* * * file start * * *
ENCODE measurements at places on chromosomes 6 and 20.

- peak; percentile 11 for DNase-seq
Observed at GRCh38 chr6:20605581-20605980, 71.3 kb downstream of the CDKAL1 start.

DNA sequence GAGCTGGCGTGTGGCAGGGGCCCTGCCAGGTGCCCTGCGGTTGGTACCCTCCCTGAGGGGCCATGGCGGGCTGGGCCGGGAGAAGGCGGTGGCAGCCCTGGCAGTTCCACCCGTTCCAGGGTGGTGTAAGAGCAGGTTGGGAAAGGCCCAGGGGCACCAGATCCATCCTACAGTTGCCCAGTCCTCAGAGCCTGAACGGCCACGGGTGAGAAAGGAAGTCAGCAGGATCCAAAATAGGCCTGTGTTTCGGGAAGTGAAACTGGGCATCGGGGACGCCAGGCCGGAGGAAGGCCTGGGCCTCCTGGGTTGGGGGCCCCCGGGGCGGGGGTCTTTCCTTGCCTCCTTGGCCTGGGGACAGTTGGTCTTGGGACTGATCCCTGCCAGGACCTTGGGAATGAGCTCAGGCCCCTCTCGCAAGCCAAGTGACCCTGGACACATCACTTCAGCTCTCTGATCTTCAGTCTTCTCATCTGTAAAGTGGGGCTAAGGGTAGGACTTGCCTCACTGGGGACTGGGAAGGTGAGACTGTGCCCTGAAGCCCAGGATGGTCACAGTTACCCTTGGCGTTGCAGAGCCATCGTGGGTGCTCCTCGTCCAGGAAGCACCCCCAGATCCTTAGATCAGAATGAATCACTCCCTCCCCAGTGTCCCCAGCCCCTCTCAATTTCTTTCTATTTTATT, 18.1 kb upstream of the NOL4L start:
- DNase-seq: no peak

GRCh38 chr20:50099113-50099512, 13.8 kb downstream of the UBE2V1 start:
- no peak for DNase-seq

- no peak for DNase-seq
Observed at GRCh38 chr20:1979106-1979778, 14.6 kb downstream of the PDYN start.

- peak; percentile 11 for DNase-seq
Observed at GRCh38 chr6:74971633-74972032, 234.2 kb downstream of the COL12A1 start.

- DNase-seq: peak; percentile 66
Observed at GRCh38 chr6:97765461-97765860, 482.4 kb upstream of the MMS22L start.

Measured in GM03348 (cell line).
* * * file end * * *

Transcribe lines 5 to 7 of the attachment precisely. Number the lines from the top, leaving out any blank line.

- DNase-seq: no peak

GRCh38 chr20:50099113-50099512, 13.8 kb downstream of the UBE2V1 start:
- no peak for DNase-seq